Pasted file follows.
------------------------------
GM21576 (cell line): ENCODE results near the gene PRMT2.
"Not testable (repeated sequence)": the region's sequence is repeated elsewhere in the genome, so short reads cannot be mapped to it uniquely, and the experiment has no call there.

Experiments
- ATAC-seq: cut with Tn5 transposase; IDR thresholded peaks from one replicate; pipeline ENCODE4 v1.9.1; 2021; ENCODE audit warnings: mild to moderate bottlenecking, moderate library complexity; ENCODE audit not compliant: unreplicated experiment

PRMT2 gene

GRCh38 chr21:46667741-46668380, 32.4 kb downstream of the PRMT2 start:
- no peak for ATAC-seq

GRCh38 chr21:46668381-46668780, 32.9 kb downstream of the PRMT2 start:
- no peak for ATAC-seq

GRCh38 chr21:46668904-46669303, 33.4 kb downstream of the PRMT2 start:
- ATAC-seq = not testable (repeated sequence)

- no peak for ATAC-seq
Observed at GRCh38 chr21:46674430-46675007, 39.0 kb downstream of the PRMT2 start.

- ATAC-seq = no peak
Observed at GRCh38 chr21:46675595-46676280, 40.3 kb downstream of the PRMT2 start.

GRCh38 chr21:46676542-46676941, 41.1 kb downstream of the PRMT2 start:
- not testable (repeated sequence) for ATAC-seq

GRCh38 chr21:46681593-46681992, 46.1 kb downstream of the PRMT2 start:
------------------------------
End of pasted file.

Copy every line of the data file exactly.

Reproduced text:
GM21576 (cell line): ENCODE results near the gene PRMT2.
"Not testable (repeated sequence)": the region's sequence is repeated elsewhere in the genome, so short reads cannot be mapped to it uniquely, and the experiment has no call there.

Experiments
- ATAC-seq: cut with Tn5 transposase; IDR thresholded peaks from one replicate; pipeline ENCODE4 v1.9.1; 2021; ENCODE audit warnings: mild to moderate bottlenecking, moderate library complexity; ENCODE audit not compliant: unreplicated experiment

PRMT2 gene

GRCh38 chr21:46667741-46668380, 32.4 kb downstream of the PRMT2 start:
- no peak for ATAC-seq

GRCh38 chr21:46668381-46668780, 32.9 kb downstream of the PRMT2 start:
- no peak for ATAC-seq

GRCh38 chr21:46668904-46669303, 33.4 kb downstream of the PRMT2 start:
- ATAC-seq = not testable (repeated sequence)

- no peak for ATAC-seq
Observed at GRCh38 chr21:46674430-46675007, 39.0 kb downstream of the PRMT2 start.

- ATAC-seq = no peak
Observed at GRCh38 chr21:46675595-46676280, 40.3 kb downstream of the PRMT2 start.

GRCh38 chr21:46676542-46676941, 41.1 kb downstream of the PRMT2 start:
- not testable (repeated sequence) for ATAC-seq

GRCh38 chr21:46681593-46681992, 46.1 kb downstream of the PRMT2 start: